When someone you love loses someone they love, it's nearly impossible to know what to do for them. The first thing I said to the first person I told about the loss of my baby boy was, "I know, there's nothing you can say." There were no words that would make me feel better and wanted to let her off the hook.
My experience of losing my 5-week-old son to SIDS has taught me a few things about how to help other people who are dealing with loss of any kind. I've come up with a list of the best ways to really help someone in the emotionally taxing situation of losing a loved one, in hopes of helping you navigate those complicated waters.
1. Write something memorable in their card.
The only thing I really wanted from other people was to know that they were thinking about me and my family. Whether someone sent a card, flowers, a text, or email, it was so great to know that they had us in their thoughts and prayers. Knowing so many people were thinking about us and praying for our comfort really helped me cope with those raw, early days following my son's death.
2. Make them a meal.
For me, the grief from my loss was so consuming, simple things like making meals and cleaning the house were tasks I just could not do on a regular basis. For the first several months, every day was completely unpredictable and I would never know if I'd be able to function that day or be stuck in my bed under the covers all day. I remember the meals the most and appreciated them immensely because of the amount of time, effort and thought someone had put into that simple act. It's easy for you but could mean the world to them.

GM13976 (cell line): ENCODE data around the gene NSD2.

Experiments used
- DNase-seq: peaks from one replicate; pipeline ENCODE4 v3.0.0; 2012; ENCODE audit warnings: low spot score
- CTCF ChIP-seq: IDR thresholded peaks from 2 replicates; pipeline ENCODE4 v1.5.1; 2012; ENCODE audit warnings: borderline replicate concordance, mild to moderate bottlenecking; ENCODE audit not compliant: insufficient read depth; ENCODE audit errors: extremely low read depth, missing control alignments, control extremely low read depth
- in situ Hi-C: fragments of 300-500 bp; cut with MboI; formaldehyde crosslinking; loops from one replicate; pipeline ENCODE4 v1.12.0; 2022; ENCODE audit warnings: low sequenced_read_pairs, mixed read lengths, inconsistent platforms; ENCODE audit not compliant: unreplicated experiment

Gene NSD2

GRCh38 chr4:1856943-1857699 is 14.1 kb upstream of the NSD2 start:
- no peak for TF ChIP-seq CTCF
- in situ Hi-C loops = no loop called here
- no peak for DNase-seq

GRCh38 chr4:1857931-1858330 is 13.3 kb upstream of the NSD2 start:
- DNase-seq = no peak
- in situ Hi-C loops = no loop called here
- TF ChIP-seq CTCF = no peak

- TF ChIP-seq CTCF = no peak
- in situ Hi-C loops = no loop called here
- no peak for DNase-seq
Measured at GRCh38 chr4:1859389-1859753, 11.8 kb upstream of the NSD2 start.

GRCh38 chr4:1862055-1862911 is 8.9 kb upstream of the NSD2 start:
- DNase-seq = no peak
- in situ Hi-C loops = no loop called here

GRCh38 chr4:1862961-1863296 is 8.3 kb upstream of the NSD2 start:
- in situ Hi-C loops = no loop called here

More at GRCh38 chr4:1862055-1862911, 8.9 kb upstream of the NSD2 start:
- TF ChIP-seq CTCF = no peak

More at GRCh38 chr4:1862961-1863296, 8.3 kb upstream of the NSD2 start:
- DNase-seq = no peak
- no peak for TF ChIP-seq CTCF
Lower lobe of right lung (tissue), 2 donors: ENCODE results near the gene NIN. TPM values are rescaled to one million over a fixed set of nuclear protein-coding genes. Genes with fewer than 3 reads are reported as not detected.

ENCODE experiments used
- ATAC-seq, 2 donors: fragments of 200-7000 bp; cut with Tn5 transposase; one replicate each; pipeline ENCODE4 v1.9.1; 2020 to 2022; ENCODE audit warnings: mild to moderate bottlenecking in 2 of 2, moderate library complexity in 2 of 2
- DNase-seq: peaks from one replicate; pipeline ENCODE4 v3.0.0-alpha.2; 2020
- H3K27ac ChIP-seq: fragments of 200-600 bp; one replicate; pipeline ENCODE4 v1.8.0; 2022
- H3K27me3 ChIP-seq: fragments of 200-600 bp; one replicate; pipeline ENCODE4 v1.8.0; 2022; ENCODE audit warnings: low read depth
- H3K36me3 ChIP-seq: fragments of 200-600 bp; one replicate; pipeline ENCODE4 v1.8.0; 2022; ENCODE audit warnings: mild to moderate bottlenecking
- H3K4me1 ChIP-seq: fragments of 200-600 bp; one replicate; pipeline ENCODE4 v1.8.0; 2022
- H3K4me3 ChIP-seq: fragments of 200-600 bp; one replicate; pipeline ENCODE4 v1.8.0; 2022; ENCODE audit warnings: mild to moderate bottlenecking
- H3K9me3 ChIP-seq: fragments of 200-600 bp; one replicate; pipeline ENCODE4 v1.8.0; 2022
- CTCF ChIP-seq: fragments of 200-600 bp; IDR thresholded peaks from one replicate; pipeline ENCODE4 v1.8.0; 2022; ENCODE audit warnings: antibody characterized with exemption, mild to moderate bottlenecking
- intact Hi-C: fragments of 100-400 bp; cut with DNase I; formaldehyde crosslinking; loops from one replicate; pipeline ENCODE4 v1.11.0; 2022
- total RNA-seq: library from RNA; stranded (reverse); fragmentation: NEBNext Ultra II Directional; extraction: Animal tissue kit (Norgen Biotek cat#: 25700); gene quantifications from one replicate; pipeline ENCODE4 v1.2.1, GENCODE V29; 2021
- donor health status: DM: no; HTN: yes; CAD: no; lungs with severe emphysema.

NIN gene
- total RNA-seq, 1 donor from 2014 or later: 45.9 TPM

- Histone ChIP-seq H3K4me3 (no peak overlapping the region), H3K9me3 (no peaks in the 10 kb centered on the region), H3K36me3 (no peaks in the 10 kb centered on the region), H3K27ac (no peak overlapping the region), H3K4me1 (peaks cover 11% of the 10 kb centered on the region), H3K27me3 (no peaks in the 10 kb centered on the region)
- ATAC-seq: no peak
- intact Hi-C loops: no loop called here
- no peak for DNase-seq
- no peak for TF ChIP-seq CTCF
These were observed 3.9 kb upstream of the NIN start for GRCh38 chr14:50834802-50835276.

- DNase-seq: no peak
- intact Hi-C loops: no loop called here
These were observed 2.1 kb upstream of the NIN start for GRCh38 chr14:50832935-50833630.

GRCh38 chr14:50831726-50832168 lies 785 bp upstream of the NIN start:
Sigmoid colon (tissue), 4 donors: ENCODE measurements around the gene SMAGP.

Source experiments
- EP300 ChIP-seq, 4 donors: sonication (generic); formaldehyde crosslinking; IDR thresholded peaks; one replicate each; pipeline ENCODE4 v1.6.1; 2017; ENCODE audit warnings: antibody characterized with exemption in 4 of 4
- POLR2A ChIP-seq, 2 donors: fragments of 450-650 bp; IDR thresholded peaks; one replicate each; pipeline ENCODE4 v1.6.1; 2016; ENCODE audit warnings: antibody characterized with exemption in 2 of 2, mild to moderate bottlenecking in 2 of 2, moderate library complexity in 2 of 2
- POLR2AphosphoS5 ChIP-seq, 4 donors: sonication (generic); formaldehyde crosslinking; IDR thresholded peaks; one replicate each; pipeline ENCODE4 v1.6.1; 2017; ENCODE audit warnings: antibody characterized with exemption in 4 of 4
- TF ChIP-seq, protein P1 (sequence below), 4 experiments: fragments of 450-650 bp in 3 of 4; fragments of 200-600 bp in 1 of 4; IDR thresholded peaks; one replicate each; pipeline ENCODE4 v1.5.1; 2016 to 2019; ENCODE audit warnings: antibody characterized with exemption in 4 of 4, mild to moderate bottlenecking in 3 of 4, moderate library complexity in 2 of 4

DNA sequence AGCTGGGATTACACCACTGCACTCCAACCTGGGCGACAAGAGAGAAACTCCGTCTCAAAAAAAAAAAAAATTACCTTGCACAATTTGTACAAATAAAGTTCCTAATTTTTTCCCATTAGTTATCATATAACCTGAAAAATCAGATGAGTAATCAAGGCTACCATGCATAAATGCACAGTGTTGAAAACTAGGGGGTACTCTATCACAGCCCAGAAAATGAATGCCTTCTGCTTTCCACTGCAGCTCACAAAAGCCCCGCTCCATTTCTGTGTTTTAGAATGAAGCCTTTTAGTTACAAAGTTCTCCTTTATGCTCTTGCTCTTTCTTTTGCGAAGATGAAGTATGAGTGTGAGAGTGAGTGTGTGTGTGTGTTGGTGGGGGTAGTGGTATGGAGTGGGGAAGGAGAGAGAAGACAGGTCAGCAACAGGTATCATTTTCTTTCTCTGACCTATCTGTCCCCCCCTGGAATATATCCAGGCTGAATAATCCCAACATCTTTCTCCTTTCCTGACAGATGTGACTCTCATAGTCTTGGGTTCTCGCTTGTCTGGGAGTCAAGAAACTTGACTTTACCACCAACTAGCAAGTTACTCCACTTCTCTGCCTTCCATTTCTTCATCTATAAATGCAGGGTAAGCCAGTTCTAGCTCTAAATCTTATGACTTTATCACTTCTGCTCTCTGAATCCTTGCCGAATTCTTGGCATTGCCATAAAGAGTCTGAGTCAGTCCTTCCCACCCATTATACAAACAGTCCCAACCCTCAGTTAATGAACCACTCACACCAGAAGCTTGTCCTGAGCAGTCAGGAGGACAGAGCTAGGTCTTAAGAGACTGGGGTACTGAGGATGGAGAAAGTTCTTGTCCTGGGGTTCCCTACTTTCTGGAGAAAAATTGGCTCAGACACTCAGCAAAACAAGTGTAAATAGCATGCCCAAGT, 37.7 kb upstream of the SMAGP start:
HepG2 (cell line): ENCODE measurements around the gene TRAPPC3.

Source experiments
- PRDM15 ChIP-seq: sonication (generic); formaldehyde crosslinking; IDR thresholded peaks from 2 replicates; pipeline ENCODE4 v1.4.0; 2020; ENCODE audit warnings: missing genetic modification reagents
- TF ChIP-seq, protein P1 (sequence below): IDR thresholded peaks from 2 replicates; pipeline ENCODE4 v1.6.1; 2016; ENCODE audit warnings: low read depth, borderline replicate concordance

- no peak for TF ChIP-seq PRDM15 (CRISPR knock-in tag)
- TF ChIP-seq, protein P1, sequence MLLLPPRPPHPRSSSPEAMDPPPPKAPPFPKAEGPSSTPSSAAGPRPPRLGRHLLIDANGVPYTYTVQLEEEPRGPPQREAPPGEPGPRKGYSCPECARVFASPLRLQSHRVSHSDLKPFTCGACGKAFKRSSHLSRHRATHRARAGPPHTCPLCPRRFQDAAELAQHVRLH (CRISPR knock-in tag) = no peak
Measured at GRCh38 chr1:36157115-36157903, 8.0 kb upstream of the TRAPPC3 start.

3. Give them your phone number.
I had a lot of people I could call when I had bad days, I just usually chose not to. Still, when someone just gave me their phone number or email address and said, "Call or email me anytime" I was beyond grateful. The gesture meant so much to me, whether I used them as a resource or not. Then, when days came up that threatened to take me down, I would have a network of people to help with my daughter when I encountered an emotional crisis. Some of the numbers I got saved me several times.
4. Check in regularly.
Right after the death of my son, everyone was wonderful. Condolences were numerous and hugs were plentiful. Then, a few weeks after the funeral, the calls and contact became few and far between. This was extremely hard for me because I felt like I had no support. My suggestion to you is to set a reminder on your phone for every two weeks (or whatever amount of time you are comfortable with) to call, text or visit the person who recently lost someone. You thinking about them long after the hubbub of the funeral will mean the world to them.
5. Be genuine.
When talking to them, be as sincere as possible. Look them in the eyes and convey your genuine sympathies. Keeping in mind the constitution of the person, you can hug them or give their arm or hand a squeeze. They will appreciate it so much more than pointless platitudes and standoffish behavior, both of which do them no good. Most of all, DO NOT tell them they'll get over it or time will heal their wounds. They know that already. They just need your support.
I hope this list was helpful and gives you an idea of how to help someone who is dealing with loss.
What tips or ideas would you add to this list?